Wilmot, Henry (DNB00)
WILMOT, HENRY, first Earl of Rochester (1612?–1658), third but only surviving son of Charles, first viscount Wilmot [q. v.], by his first wife, was born on 2 Nov., probably in 1612 (G. E. C[okayne], Complete Peerage, vi. 480; Doyle, Official Baronage, iii. 151). In 1635 Wilmot was captain of a troop of horse in the Dutch service (Strafford Letters, i. 423, ii. 115; Cal. State Papers, Dom. 1635, p. 54). In the second Scottish war he was commissary-general of horse in the king's army, and distinguished himself by his good conduct at Newburn, where he was taken prisoner by the Scots (ib. 1640, pp. 43, 645; Terry, Life of Alexander Leslie, pp. 118–138). He represented Tamworth in the Long parliament, and took part in the plot for bringing up the army to overawe the parliament, for which he was committed to the Tower on 14 June 1641, and expelled from the house on 9 Dec. following (Commons' Journals, ii. 175, 337; Report on the Duke of Portland's MSS. i. 18; Husband, Ordinances, 1643, pp. 216–20).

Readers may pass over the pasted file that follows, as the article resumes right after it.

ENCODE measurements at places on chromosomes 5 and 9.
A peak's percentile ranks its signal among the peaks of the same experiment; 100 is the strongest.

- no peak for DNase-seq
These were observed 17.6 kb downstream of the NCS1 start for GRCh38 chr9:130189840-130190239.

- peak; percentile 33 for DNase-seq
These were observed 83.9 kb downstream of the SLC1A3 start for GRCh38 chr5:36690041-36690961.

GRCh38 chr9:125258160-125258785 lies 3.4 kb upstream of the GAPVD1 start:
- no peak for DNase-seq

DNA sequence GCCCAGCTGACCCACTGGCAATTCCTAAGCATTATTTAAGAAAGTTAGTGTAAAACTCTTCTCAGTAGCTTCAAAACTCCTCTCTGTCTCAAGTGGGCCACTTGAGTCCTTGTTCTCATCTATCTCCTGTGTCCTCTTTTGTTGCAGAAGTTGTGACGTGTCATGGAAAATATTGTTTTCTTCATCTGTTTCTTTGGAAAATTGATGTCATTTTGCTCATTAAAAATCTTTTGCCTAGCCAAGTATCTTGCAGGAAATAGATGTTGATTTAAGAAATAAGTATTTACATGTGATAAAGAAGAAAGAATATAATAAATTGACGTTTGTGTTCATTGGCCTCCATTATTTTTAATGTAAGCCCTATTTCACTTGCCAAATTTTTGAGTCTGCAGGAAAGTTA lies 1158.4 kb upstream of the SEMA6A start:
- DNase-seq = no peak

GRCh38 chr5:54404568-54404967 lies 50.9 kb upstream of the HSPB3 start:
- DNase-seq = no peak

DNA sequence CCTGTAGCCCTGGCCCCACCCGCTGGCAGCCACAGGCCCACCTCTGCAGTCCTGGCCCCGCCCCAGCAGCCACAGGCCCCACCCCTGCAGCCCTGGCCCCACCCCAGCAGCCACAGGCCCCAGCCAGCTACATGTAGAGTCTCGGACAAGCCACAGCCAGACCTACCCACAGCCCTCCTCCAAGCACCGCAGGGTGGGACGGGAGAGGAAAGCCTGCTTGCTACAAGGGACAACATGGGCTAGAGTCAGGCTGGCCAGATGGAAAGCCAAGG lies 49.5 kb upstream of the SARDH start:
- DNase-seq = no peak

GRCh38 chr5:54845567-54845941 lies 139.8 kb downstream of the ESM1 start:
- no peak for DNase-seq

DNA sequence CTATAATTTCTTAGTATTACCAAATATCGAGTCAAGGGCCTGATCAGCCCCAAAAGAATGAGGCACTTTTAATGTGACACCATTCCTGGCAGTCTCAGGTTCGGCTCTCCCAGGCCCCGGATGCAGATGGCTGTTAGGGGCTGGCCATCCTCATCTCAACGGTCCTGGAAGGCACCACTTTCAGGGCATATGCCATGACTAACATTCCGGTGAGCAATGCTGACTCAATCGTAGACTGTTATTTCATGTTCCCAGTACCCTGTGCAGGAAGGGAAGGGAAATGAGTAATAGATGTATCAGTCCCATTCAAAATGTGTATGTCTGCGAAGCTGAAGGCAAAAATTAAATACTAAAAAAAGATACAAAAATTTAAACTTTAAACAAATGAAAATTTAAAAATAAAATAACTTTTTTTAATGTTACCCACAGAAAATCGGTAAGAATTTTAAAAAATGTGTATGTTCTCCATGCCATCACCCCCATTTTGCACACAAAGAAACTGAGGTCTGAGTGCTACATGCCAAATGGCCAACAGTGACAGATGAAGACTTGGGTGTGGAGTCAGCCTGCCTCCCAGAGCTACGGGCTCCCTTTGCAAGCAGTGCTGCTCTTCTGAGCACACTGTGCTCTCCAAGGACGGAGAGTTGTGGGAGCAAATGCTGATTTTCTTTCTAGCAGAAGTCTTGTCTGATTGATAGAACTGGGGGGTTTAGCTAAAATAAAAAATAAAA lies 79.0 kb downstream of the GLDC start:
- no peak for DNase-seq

Wilmot joined the king in Yorkshire when the civil war began, commanded a troop of horse, and held the posts of muster-master and commissary-general (Peacock, Army Lists, p. 16; Old Parliamentary History, xi. 260). Clarendon blames him for not preventing the relief of Coventry in August 1642 (ib. xi. 397; Clarendon, Rebellion, v. 446 n.) He was wounded in the skirmish at Worcester on 23 Sept. 1642, and commanded the cavalry of the king's left wing at the battle of Edgehill (ib. vi. 44, 85). Wilmot captured the town of Marlborough in December 1642, but his greatest exploit during the war was the crushing defeat he inflicted on Sir William Waller (1597?–1668) [q. v.] at Roundway Down, near Devizes, on 13 July 1643 (ib. vi. 156, vii. 115; Waylen, History of Marlborough, p. 160). In April 1643 Wilmot was appointed lieutenant-general of the horse in the king's army, and on 29 June 1643 he was created Baron Wilmot of Adderbury in Oxfordshire (Black, Oxford Docquets, pp. 26, 53). Clarendon describes Wilmot ‘as an orderly officer in marches and governing his troops,’ while also very popular with his officers on account of his good fellowship and companionable wit. The comparison, after the manner of Plutarch, between Wilmot and Goring is the most amusing passage in the ‘History of the Rebellion’ (viii. 169). Extremely ambitious and perpetually at feud with the king's civil counsellors, Wilmot was specially hostile to Lords Digby and Colepeper. Prince Rupert, on the other hand, cherished a personal animosity to Wilmot, and Charles I had no great liking for him (ib. vi. 126, vii. 121, viii. 30, 94). In 1644 these different causes led to Wilmot's fall. During the earlier part of the campaign the absence of Rupert and the infirmities of the Earl of Brentford made him practically commander-in-chief of that part of the army which was with the king. According to Clarendon he neglected military opportunities and spent his energy in cabals. At Cropredy Bridge, however, on 29 June Wilmot again defeated Sir William Waller. In the battle he was wounded and taken prisoner, but was rescued again almost immediately (ib. viii. 65; Walker, Historical Discourses, p. 33; Diary of Richard Symonds, p. 23). After this success the king marched into Cornwall in pursuit of the Earl of Essex, where Wilmot recommenced his intrigues. The king, he was reported to have said, was afraid of peace, and the only way to end the war was to set up the Prince of Wales, who had no share in the causes of these troubles. A private message which he sent to Essex by the bearer of an official letter from the king to the parliamentary commander roused suspicion that he was endeavouring by the concerted action of the two generals to impose terms on the king and parliament, and on 8 Aug. he was arrested and deprived of his command. He also lost his joint presidency of Connaught, to which he had been appointed in April 1644, succeeding his father in that office, and as second Viscount Wilmot of Athlone (Lascelles, Liber Mun. Hibernicorum, ii. 189, 190; Gilbert, Cont. Hist. vol. i.). His popularity, however, with the officers of the royal army, who petitioned the king on his behalf, prevented any further proceedings against him, and he was released and allowed to retire to France (ib. pp. 106–10; Walker, p. 57; Clarendon, Rebellion, viii. 96). At Paris in October 1647 Wilmot fought a duel with his old enemy, Lord Digby, and was slightly wounded (Carte, Original Letters, i. 63, 146, 159).